A group of French politicians is proposing to ban some internal flights in a bid to cut carbon dioxide emissions in an amendment to a law on future mobility.

France’s government is debating a draft law on the future mobility and several members of parliament including the Socialist former environment minister Delphine Batho have tabled an amendment that proposes a ban on internal flights for routes on which the same journey can be made by train in less than five hours.

“In 2016, France ratified the Paris Agreement, which aims to limit the global rise in temperature to 1.5 degrees Celsius by 2050. To achieve this, we will have to reduce emissions in the transport sector, which is responsible for 30% of greenhouse gases at a national level,” the text of the amendment read.

The proposal cites government figures it says show a Paris-Marseille flight emits 178 kg (392 lbs.) of CO2 equivalent per passenger, a figure industry insiders say is much too high, compared with 4.14 kg for the same journey by train.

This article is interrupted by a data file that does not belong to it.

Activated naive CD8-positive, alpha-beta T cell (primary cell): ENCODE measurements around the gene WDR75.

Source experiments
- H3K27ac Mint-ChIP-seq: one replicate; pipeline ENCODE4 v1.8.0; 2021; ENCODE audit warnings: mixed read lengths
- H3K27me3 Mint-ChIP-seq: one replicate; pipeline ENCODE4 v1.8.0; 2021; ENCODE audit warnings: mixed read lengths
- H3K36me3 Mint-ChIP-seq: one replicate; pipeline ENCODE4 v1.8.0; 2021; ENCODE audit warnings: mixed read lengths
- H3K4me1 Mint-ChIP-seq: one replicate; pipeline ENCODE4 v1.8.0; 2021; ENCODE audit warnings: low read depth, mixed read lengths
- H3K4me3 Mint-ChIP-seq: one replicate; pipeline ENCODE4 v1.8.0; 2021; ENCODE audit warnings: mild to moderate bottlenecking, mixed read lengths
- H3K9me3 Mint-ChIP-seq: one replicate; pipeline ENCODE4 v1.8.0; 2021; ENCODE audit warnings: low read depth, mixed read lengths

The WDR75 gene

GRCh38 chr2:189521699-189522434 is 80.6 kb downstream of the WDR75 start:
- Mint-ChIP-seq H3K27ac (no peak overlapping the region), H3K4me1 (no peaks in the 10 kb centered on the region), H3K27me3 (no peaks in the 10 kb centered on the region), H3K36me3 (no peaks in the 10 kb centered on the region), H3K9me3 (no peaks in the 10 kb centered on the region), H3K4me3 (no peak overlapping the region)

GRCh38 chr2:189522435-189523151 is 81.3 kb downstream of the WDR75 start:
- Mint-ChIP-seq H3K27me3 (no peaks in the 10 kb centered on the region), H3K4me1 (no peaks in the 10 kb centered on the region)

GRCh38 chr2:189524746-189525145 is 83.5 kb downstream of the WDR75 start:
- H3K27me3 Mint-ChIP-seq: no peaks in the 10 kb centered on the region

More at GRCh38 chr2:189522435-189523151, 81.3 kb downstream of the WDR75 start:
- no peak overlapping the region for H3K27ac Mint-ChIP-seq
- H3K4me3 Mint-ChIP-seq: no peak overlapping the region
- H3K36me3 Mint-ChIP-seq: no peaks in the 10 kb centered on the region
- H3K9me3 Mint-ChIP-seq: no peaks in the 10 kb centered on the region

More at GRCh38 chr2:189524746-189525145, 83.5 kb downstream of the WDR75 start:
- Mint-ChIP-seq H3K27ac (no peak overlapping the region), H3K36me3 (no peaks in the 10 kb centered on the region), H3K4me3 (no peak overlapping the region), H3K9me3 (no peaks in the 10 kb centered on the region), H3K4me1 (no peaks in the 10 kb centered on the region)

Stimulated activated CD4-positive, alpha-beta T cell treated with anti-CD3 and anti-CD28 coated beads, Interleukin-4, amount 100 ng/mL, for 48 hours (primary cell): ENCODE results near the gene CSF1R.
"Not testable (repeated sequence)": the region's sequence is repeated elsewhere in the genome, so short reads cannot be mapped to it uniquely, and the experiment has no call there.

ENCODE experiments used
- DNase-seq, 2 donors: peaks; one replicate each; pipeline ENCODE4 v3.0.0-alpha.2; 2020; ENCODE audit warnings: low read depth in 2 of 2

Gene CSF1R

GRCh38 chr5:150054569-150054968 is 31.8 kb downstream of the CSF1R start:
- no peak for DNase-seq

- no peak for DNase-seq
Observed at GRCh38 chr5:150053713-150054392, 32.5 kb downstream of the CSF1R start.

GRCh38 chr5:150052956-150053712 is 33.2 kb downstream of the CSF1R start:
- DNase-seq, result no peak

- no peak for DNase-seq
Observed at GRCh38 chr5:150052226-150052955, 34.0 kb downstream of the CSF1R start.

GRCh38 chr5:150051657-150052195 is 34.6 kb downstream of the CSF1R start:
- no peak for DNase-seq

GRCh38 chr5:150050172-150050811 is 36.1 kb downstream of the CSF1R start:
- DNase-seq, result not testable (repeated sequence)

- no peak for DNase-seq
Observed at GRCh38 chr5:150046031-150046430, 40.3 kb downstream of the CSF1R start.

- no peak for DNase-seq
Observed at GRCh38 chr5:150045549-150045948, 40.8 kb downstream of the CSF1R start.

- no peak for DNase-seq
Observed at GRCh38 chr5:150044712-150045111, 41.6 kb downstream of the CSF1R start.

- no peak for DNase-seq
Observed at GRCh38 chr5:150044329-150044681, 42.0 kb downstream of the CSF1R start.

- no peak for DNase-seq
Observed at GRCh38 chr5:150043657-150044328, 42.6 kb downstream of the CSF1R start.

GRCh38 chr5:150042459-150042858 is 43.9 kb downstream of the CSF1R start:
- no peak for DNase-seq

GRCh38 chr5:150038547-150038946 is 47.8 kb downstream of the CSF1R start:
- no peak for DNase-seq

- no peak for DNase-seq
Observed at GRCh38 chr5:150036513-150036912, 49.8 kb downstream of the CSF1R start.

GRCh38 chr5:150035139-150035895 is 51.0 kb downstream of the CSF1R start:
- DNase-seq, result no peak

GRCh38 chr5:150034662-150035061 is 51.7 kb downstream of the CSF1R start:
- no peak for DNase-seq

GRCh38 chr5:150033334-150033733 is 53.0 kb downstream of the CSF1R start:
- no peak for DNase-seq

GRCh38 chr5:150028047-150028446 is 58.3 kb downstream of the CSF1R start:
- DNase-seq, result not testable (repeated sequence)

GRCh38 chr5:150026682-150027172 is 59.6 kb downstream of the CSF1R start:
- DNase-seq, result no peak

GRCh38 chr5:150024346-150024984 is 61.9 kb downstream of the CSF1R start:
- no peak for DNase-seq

French Environment Minister Francois Rugy told BFM TV June 3 that the proposition was “not very serious,” adding that high-speed trains had naturally drawn passengers away from flights on many routes, so any ban would hit services on which rail services are not yet a fast enough alternative to flying.

Pilots’ union SPAF said in a June 5 statement that the amendment, if adopted, would lead to the loss of at least 72 internal flights and called the measures “as unfair as they are unfounded.”

Air France last month said it would be cutting its domestic network by 15% by the end of 2021 in the face of growing competition from LCCs and high-speed trains.

Rugy also told BFM TV that changing an international law dating from 1944 that prevents taxation on kerosene would be a “priority” for the next European Commission and that France would be pushing for tax on aviation fuel for flights within Europe.

Helen Massy-Beresford, helen.massy-beresford@aviationweek.co.uk